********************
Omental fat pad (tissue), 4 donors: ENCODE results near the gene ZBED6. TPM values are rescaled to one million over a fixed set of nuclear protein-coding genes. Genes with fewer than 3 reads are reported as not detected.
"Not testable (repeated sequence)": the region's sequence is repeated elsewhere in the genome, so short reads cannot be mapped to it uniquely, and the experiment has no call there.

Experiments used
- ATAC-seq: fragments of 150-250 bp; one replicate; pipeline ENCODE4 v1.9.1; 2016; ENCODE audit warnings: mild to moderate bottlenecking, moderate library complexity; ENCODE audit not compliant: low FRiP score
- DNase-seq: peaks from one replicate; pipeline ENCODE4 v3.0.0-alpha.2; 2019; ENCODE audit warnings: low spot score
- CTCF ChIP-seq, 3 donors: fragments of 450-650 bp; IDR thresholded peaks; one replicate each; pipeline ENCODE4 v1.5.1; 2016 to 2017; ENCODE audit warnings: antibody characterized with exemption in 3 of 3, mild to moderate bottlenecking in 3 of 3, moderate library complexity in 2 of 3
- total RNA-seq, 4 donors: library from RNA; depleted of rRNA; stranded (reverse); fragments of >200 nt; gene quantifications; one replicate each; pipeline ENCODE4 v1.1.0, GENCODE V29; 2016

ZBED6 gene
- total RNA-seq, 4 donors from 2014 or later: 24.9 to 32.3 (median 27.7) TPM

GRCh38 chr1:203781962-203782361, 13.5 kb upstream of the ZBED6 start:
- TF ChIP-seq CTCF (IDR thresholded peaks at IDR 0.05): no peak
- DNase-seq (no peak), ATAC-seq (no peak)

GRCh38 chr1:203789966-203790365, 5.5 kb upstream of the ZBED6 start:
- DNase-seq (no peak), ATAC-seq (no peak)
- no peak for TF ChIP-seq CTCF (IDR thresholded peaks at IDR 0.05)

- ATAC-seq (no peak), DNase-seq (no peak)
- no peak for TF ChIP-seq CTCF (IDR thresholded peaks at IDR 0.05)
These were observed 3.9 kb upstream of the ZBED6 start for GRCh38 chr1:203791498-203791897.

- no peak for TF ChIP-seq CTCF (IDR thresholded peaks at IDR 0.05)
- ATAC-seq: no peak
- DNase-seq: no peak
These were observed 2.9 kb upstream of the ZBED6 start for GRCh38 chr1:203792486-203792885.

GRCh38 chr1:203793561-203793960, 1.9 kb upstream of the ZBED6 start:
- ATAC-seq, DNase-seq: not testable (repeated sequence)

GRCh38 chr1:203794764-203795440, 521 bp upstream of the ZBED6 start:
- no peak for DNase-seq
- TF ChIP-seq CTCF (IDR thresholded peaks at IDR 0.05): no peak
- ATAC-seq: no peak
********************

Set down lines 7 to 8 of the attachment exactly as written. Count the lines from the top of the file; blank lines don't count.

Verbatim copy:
- total RNA-seq, 4 donors: library from RNA; depleted of rRNA; stranded (reverse); fragments of >200 nt; gene quantifications; one replicate each; pipeline ENCODE4 v1.1.0, GENCODE V29; 2016

ZBED6 gene